The conclusion we can draw is that munus and ministerium were meant by Pope Benedict to mean the same thing. It is not unusual in vernacular in modern parlance to use office and ministry as one and the same word. There may be no particular reason why Benedict uses the word ministerium in place of munus even after using the former; writers frequently use synonyms to break up the overuse of specific words. Or it could simply be that the pope is far better read in Latin than the Benevacantists. The import of what St. Thomas is saying above is that the key of the Church, which is also called the key of ministry, or service, is the authority to discern and the power to judge . On what planet, we ask, if this is what the Pope Emeritus renounced, can that not be understood as the office and power of the papacy?
Furthermore, given the fact that the terms may be used synonymously in the vernacular as well as Latin, and given Pope Benedict’s subsequent actions, the burden is on the Benevacantist to read the pope’s thoughts for us and show us what was in his mind. Being an impossible burden, we must reject it in favor of the obvious: Benedict meant to resign the entirety of the papacy, and his vacating the office and allowing another conclave to take place is the proper interpretation of his intentions.
But what if the Benevacantist Latin arguments had some real validity? Even then, we are faced with the fact that the Church does not demand a prescribed formula for the pope to resign, nor is there a specific model to follow. In Canon Law, it says instead:
“If it should happen that the Roman Pontiff resigns his office, it is required for validity that he makes the resignation freely and that it be duly manifested, but not that it be accepted by anyone” . The emphasis here is on rite manifestetur, or duly manifested. The word rite is an adverb meaning in a due manner, correctly, or appropriately. Here it is modifying manifestare, which is as it is in English. This means the pope needs only to properly manifest – that is, make it clear in the external forum – that he is resigning. Furthermore, he carried it out. What clearer manifestation of his will could there be? So even if the pope made a grammatical error in his resignation document (as some maintain), or if he used an imprecise word, his actions proved what he intended.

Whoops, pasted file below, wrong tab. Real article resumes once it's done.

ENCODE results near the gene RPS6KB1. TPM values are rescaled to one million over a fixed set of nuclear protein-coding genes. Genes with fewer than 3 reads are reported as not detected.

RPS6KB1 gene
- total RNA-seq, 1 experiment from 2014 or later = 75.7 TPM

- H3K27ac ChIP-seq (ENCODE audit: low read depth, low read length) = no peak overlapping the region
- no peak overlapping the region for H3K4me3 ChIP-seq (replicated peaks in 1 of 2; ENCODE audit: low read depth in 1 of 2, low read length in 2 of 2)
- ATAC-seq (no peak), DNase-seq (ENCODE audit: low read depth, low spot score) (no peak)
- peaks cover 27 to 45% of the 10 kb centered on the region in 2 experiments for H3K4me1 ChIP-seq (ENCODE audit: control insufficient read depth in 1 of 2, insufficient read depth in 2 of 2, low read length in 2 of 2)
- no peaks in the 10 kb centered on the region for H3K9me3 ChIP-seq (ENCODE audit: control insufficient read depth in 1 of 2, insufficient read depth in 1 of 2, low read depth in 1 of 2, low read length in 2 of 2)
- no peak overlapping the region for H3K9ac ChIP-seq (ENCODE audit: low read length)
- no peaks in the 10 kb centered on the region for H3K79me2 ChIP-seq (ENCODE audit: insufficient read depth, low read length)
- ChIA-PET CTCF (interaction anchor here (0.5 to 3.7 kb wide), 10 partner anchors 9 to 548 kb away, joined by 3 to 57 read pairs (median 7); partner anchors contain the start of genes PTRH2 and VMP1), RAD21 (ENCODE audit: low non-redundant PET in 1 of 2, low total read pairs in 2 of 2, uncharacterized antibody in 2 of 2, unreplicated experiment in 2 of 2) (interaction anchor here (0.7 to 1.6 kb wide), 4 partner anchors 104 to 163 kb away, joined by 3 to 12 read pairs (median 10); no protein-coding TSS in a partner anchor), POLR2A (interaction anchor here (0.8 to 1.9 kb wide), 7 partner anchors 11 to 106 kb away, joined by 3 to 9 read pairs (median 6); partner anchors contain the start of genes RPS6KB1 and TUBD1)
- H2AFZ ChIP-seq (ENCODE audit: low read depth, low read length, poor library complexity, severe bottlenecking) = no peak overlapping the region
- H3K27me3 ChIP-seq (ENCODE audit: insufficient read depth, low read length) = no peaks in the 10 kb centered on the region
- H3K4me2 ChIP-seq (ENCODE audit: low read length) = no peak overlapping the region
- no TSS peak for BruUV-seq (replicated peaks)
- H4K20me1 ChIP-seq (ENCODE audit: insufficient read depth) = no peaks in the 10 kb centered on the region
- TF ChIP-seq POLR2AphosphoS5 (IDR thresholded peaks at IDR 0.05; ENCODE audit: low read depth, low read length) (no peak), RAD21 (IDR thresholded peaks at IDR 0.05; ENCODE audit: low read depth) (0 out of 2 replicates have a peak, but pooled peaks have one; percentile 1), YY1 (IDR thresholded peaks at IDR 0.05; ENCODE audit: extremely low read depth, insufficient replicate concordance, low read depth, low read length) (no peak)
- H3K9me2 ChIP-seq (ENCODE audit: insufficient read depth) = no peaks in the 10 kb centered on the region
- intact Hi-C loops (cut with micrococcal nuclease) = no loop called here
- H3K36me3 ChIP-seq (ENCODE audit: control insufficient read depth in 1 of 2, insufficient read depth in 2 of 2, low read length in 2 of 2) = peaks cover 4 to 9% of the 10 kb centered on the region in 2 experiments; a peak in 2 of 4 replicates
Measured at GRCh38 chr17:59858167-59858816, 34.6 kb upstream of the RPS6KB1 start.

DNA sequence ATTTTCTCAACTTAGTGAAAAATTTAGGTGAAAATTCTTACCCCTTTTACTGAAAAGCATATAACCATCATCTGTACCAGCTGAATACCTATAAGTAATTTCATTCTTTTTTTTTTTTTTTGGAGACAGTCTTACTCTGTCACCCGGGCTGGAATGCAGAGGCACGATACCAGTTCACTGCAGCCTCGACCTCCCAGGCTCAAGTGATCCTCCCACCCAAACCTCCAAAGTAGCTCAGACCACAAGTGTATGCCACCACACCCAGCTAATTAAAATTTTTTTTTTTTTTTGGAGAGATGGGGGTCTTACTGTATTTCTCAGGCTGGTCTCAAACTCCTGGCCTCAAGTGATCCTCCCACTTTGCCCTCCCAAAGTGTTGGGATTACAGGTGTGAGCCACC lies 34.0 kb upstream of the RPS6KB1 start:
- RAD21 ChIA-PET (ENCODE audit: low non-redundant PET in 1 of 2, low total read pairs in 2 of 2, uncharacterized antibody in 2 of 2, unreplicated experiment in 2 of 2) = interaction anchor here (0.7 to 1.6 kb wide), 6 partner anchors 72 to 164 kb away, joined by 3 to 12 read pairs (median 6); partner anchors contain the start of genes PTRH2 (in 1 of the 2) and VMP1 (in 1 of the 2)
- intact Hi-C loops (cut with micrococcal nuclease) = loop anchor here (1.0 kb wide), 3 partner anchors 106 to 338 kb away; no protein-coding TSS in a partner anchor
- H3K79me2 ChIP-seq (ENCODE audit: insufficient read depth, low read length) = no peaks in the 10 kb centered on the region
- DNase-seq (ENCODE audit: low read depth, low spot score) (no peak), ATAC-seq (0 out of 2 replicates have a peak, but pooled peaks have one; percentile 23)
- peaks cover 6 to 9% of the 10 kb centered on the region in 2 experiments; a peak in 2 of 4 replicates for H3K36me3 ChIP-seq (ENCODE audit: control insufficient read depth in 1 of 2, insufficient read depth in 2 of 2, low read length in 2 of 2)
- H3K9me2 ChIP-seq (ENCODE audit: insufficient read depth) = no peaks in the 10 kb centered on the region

This leads us to the next consideration. The papacy is a public office. Its reception is public, and a resignation of that office is publicly manifested. That means the presumption is on the validity of the resignation until it is proven otherwise in the external forum. That is, the resignation must be shown to be false in ecclesiastical courts – not on a blog, not on Facebook, and not in the formal declaration of some layman or even a cleric.
Now let us consider the argument of fear or duress that is often alleged. Proponents of this argument may quote Canon 188: “A resignation submitted out of grave fear, which has been unjustly inflicted, or because of fraud, substantial error or simony is invalid by the law itself” . The difficulty is that in all acts done out of fear, there is in fact a consent to the act that is, in principle, actual consent.
This is attested to also in Canon Law: “An act placed because of grave fear, which has been unjustly inflicted, or because of fraud is valid unless the law makes some other provision; but such an act can be rescinded by the decision of a judge, either at the instance of an injured party, or at that party’s successor’s in law, or ex officio” . The import of this is that if the pope were pressured by some nebulous fear, arising from some nebulous threat, as certain blogs have opined, it would be necessary for this to be shown in a canonical court, by that party or someone succeeding to his claims, and at that point, when this fear is demonstrated in the external forum, then, and only then, could we have such a confirmation.